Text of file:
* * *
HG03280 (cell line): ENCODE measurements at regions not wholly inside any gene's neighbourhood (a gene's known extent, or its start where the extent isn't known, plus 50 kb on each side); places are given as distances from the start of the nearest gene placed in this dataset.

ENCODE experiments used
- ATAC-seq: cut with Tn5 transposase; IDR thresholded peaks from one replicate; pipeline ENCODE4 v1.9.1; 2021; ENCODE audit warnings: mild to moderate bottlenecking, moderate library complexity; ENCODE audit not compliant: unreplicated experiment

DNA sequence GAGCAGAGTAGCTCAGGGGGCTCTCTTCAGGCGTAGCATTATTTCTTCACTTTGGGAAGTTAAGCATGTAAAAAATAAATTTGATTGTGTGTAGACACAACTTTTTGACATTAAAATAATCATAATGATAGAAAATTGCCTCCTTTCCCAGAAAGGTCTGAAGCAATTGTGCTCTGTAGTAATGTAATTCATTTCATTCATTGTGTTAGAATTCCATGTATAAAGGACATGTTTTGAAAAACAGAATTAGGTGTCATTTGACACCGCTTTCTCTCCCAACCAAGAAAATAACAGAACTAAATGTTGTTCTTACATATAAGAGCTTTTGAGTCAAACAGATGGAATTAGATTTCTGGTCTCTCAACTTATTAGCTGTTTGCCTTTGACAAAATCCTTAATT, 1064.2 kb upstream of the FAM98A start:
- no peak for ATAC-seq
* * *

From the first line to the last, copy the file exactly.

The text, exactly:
HG03280 (cell line): ENCODE measurements at regions not wholly inside any gene's neighbourhood (a gene's known extent, or its start where the extent isn't known, plus 50 kb on each side); places are given as distances from the start of the nearest gene placed in this dataset.

ENCODE experiments used
- ATAC-seq: cut with Tn5 transposase; IDR thresholded peaks from one replicate; pipeline ENCODE4 v1.9.1; 2021; ENCODE audit warnings: mild to moderate bottlenecking, moderate library complexity; ENCODE audit not compliant: unreplicated experiment

DNA sequence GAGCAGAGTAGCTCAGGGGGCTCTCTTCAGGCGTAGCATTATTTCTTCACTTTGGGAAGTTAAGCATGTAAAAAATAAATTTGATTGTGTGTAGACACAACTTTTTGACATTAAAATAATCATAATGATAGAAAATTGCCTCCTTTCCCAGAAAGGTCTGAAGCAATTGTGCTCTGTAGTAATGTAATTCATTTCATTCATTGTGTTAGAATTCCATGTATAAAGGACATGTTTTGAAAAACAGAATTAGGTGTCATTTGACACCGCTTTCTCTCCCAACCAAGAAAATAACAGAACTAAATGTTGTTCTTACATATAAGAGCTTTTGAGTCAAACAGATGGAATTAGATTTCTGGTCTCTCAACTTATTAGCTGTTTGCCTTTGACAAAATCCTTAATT, 1064.2 kb upstream of the FAM98A start:
- no peak for ATAC-seq